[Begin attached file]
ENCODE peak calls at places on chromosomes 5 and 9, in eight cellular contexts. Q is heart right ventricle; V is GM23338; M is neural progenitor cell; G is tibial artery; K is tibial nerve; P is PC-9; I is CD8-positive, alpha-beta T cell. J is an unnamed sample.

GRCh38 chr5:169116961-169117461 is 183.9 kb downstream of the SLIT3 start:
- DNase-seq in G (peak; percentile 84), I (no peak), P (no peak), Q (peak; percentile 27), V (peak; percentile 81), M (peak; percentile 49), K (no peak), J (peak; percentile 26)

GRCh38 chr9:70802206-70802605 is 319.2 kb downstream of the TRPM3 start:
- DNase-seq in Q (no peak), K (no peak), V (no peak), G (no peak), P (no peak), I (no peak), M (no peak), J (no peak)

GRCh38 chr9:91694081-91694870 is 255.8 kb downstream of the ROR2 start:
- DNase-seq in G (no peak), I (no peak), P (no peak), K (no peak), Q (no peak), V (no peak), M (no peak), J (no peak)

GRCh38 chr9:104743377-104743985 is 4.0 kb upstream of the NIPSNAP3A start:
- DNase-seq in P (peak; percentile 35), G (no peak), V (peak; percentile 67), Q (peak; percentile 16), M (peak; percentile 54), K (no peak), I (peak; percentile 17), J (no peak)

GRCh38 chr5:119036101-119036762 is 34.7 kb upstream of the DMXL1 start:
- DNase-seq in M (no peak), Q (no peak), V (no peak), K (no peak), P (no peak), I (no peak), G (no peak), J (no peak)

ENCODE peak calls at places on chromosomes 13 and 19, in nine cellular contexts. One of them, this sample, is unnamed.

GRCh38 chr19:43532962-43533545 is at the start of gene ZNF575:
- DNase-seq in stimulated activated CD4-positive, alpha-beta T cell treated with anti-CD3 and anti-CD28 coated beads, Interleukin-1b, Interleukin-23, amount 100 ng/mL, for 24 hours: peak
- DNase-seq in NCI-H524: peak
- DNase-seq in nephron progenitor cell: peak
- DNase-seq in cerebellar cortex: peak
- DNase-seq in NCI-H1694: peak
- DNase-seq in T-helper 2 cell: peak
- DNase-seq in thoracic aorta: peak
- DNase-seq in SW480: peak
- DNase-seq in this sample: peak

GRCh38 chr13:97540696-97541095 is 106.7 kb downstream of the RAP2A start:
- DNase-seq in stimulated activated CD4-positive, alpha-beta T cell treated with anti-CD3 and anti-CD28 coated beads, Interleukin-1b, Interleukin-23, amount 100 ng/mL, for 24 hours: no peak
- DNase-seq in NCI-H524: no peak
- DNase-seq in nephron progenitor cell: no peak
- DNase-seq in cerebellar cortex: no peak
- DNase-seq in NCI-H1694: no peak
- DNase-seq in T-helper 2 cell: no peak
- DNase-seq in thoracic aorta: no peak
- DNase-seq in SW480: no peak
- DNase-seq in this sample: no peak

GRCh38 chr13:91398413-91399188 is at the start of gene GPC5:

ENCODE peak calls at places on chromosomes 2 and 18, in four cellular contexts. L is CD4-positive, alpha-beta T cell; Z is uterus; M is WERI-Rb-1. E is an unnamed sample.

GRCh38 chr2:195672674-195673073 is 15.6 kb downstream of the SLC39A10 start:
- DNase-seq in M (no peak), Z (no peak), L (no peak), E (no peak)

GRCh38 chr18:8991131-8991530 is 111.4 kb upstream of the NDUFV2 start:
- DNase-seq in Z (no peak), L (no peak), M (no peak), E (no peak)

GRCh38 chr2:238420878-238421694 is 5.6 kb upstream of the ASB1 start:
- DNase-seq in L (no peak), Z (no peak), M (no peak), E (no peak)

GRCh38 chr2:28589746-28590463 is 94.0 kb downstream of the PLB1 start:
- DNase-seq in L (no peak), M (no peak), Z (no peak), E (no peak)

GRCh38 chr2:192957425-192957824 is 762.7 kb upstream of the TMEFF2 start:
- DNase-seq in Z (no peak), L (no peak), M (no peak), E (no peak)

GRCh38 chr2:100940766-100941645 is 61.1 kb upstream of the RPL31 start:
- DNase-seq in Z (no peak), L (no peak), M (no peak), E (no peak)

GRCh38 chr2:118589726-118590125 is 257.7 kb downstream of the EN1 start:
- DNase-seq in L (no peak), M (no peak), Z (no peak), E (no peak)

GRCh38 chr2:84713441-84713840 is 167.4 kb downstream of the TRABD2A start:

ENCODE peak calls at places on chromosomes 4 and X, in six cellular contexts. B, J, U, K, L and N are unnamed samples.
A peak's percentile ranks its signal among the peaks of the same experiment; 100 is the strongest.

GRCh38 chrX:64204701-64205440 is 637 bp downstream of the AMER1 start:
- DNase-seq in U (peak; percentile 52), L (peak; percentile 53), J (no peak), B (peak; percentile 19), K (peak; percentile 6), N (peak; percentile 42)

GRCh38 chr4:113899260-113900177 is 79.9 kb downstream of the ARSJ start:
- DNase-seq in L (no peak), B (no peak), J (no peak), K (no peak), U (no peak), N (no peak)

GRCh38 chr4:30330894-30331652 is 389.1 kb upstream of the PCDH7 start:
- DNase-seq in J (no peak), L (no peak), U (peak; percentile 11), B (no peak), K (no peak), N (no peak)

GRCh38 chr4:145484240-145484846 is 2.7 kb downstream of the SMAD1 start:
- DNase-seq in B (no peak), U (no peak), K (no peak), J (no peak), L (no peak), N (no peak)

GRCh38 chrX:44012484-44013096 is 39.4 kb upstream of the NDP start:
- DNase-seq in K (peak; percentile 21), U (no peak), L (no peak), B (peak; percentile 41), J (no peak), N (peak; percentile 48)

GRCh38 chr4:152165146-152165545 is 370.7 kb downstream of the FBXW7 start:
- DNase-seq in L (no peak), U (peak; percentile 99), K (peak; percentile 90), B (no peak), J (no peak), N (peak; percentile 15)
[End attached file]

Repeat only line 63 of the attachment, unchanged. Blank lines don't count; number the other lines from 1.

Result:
- DNase-seq in L (no peak), U (peak; percentile 99), K (peak; percentile 90), B (no peak), J (no peak), N (peak; percentile 15)